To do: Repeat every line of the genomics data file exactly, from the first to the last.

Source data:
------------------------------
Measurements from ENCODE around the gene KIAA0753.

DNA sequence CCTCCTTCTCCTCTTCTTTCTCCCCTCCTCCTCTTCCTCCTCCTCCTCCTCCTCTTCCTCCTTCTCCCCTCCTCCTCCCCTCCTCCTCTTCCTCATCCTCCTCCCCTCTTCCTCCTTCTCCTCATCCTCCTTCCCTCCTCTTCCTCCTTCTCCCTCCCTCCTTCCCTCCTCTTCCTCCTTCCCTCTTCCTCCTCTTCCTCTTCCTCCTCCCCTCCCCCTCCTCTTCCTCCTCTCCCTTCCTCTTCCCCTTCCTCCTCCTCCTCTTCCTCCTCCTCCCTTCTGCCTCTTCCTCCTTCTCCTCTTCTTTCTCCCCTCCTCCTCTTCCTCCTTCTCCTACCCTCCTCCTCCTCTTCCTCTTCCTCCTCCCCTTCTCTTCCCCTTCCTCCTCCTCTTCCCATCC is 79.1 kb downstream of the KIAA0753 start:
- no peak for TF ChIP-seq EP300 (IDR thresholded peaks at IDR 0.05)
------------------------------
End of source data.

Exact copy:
Measurements from ENCODE around the gene KIAA0753.

DNA sequence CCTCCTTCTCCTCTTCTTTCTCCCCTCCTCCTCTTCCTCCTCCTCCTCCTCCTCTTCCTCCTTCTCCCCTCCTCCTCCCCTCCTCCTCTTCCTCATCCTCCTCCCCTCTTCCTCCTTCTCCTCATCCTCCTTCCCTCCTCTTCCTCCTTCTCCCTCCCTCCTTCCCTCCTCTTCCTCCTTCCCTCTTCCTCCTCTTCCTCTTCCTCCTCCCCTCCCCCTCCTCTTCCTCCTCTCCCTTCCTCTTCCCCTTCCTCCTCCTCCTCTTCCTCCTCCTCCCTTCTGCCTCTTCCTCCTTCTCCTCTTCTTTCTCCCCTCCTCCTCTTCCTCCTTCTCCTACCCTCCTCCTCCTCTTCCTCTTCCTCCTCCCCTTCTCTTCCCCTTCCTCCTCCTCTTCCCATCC is 79.1 kb downstream of the KIAA0753 start:
- no peak for TF ChIP-seq EP300 (IDR thresholded peaks at IDR 0.05)